Gulf Seafood Isn't Tested for Oil Dispersants

Current tests detect only the oil itself, and research is thin
By John Johnson,  Newser Staff
Posted Jul 14, 2010 7:27 PM CDT
A seafood tester demonstrates how to smell for oil contamination as he moves the air across a bowl of shrimp at NOAA's seafood inspection program in Pascagoula, Miss.   (AP Photo/Bill Haber)

(Newser) – Seafood lovers may want to keep this in mind: Anything coming from the Gulf of Mexico is being tested for contamination by oil, but not for contamination by chemical oil dispersants. BP has so far used 1.7 million gallons of one in particular, notes ProPublica. "There’s no need for hysteria," writes Marian Wang, "but it’s good to be aware of unanswered questions and possible gaps in the current testing."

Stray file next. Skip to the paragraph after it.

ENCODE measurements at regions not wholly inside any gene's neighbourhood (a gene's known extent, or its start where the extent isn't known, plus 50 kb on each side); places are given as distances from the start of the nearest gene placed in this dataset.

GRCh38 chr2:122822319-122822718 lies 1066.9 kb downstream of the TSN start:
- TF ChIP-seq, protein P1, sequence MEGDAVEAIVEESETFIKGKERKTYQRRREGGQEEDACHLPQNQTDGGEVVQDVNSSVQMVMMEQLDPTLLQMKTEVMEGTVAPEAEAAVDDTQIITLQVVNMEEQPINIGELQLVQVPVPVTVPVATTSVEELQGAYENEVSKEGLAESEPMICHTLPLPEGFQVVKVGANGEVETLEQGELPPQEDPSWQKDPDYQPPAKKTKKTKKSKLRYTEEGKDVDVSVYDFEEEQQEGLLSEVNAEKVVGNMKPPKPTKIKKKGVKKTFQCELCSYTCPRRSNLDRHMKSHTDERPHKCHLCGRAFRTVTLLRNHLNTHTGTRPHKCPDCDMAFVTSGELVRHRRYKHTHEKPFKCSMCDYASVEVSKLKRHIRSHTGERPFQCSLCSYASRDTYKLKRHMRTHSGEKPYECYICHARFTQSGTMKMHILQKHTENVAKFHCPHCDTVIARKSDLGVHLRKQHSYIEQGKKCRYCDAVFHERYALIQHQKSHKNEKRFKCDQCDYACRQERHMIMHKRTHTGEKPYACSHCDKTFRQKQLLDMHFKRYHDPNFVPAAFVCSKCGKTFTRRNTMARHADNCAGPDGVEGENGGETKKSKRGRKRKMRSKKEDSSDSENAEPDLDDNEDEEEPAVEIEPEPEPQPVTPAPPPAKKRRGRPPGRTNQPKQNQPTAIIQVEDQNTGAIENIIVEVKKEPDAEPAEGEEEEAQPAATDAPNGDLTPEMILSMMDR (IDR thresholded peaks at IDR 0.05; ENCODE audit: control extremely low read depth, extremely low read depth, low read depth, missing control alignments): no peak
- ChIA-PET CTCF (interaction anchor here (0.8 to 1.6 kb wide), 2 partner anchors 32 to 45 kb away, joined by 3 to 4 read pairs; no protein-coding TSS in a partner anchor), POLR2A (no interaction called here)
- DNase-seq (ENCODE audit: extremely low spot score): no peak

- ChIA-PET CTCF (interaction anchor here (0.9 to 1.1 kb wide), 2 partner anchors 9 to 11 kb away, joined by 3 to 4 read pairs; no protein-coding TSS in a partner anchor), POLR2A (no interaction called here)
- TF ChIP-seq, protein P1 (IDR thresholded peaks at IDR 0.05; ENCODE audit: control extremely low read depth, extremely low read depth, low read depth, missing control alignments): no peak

A spokesman for the National Oceanic and Atmospheric Administration says a test for dispersants is in the works. Until then, officials are going by the "current science" that dispersants have low potential for harm. "There’s not a huge body of research that has been done,” says an FDA spokeswoman. “While we are finding that (dispersant) is harmful to the living fish itself, there’s a difference between what it does to a living fish and any harm that it might have for a human consuming a fish that was in or near water with dispersant in it.”

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